The base price for one of the two base packages is $30, but to combine them costs $45. Then add the $5 upgraded DVR, which takes you from 10 hours to 50 hours of recordings that don’t expire. To get the same amount of channels would require you to add the “4 extras deal” which brings in the Kids Extra, Lifestyle Extra, Comedy Extra and News Extra packages for $12 (which would cost $20 without the deal), and that brings you to $62, which doesn’t include locals. Of course you can pick and choose the packages you want, especially if you don’t care about ESPN, but if you are looking channel for channel, you’ll only save $3 compared to YouTube TV.


Yes, you get locals, and yes, the $55 base package is cheaper by ten bucks, but you are getting a base package listing with 45 channels, much less than YouTube TV. The next one up is $80 at 60 channels, which does include HBO Max, so that’s something. The packages range further up from $93 up to $135 for the premium channels. As far as deals go, you aren’t getting them from AT&T.

Hulu + Live

Subscribing to Live also gives you regular Hulu, so that’s a plus, but you still have to pay to pause live TV, bringing the price up to $64. With that you do get locals, but you’re missing channels I like to have, like AMC, IFC, and Comedy Central. It’s an okay deal to get Hulu with the service, and has regional sports, but overall not the same experience.


I really like Philo. It makes me angry that it is missing so many channels because it’s really nice to use. At $20, you’ve really got to be okay with missing some top channels like TBS, TNT, USA, SyFy, and FX. Great DVR, great experience. It’s so close, but so far.

So, there. At least in comparison, the price is closer to other services than you might think. The pricing, however, leads us to…

The Big Problem

Sling and YouTube TV have been public with the fact that they haven’t exactly turned a profit with their services, probably due to the fact that of the ~90,000,000 subscribers of an MVPD, only around 8 million subscribe to an online MVPD. I was under the impression that the reason traditional cable TV costs so much, beyond the fact that cable channels are expensive, was because of the amount of technical support and technician staff they have to pay, and the overall infrastructure they had to maintain. With a service like Sling, I assumed those costs would be dramatically lower, but perhaps this isn’t the case. Or it isn’t the case when you only have >3 million subscribers.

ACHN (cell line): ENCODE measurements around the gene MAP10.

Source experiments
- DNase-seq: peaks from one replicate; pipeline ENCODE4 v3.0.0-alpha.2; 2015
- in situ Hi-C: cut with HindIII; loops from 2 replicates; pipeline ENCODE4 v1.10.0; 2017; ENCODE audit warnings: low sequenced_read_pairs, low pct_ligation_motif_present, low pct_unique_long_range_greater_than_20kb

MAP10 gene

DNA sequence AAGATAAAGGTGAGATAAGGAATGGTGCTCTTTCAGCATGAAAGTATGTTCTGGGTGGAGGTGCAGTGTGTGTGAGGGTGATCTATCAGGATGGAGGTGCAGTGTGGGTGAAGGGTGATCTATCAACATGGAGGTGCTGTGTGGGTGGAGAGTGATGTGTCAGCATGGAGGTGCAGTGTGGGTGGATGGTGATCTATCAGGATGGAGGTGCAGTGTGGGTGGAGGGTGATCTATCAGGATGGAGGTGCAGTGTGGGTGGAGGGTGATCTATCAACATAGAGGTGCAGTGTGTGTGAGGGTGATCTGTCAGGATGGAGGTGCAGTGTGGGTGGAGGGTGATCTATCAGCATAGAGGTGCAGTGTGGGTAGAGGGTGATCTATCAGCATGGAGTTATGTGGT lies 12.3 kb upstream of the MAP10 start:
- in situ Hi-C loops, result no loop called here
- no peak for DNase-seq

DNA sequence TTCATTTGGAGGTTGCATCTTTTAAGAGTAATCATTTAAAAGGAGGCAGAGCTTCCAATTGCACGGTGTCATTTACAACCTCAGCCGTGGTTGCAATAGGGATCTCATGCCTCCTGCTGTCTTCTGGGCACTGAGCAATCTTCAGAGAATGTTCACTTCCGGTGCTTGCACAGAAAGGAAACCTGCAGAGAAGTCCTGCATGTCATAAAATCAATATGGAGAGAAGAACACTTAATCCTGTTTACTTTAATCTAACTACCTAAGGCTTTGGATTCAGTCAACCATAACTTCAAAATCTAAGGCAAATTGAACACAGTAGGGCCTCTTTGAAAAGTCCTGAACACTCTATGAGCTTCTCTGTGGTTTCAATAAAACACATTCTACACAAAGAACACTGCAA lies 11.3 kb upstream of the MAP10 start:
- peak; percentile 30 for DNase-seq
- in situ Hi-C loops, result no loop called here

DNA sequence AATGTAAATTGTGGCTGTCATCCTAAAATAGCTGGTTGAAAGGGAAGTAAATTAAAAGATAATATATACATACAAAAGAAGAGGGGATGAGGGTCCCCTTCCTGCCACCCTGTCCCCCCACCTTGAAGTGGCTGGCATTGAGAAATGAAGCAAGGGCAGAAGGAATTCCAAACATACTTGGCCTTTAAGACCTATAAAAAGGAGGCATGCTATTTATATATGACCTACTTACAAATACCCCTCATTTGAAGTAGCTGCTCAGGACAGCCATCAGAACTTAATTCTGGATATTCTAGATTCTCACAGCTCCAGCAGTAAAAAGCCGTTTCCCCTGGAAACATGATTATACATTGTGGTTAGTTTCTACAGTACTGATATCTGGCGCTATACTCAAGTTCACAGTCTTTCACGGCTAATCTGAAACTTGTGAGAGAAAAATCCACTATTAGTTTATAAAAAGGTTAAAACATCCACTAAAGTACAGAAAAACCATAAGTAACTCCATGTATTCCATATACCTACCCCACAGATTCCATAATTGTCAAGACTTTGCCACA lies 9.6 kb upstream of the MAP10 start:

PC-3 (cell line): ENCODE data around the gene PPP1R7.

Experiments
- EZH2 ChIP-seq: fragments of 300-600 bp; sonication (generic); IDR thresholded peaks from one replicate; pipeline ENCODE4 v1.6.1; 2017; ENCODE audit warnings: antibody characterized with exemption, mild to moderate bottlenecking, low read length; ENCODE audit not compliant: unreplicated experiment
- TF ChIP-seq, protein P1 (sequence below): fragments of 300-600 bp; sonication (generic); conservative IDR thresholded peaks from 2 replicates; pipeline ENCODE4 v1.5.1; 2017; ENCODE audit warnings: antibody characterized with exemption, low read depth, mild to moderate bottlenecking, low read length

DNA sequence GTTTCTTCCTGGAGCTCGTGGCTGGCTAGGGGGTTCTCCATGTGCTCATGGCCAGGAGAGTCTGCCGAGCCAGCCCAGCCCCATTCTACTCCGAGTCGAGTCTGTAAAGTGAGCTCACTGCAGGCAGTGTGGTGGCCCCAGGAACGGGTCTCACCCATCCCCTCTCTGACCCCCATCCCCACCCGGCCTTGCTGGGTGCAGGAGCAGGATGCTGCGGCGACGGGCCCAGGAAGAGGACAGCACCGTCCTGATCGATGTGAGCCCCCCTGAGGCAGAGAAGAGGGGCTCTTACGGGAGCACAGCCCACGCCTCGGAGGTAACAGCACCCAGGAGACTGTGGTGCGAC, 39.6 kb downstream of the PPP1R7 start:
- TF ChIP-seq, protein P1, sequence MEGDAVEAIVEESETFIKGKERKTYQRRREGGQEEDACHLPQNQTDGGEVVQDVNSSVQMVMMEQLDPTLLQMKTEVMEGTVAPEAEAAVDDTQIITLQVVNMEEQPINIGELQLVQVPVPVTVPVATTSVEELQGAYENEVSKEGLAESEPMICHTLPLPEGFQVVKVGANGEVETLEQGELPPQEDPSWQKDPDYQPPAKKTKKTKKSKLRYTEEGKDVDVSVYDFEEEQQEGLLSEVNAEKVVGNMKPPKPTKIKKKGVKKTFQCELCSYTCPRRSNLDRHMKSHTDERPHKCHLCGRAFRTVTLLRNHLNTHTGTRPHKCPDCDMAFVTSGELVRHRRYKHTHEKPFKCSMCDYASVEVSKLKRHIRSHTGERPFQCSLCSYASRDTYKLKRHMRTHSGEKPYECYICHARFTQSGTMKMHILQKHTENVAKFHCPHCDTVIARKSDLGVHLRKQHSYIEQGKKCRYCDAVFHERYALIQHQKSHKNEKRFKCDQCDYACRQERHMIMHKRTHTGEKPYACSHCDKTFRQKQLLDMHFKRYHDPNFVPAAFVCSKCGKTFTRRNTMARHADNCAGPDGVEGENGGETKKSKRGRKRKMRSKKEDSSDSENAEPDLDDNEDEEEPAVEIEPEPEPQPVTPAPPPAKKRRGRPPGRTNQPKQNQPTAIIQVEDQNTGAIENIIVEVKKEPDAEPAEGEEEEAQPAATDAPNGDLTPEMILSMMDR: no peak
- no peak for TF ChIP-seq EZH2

Whatever the case may be, most online cable services are now around the price of traditional cable TV, at least for the price of service minus equipment rental. In my area for me to bundle TV and Internet with Spectrum at their promotional pricing would’ve cost around $110 after tax and fees, with no rental fees for equipment as I own my own modem and would use a Roku for Spectrum TV. With just internet at $70 and YouTube TV at $65, we’re well above Spectrum’s bundle, but that Spectrum promotional price will expire, and I’m sure the cost would add another $30, so we reach the same price eventually. The difference being, to my knowledge, there’s no DVR without spending $15 for one DVR box a month, but I would get the local subchannels YouTube TV doesn’t have.

Reaction to the Price Increase

The point is YouTube TV’s goal to be a better cable service is not equal to YouTube TV being cheap. Especially at the high level of features and polish that YouTube TV has over its competition. One could fairly complain they don’t see the value in spending $65 a month on a cable TV service, and I totally understand that. When I heard of the ViacomCBS addition to YouTube TV back in May, I thought the most it could raise was $5, but $15 more was a shock, and really made me reconsider my YouTube TV subscription. Then I considered the channel set and features of YouTube TV compared to other providers, both online and traditional, and it’s still a pretty solid service for the price. That being said, I can totally understand people who were on the fence already with the service priced at $50 are now completely turned off at $65. It makes me wonder how much of that price increase was due to the lack of profitability, or if ViacomCBS is completely overcharging for their channels.


For the time being, I’m okay with paying more for a better product to keep it better. However I’d also be very happy if YouTube TV can add packages instead of its one-size-fits-all method, which seems likely considering the wording in their price increase press releases, and ViacomCBS stating YouTube TV will get the rest of their cable channels, which generally show up in the higher packages on cable (unless YouTube TV can pull some magic and add them at no extra cost, which is incredibly unlikely).

I’m a communications major passionate about technology, video production, and how the world works. http://anthony.guidetti.me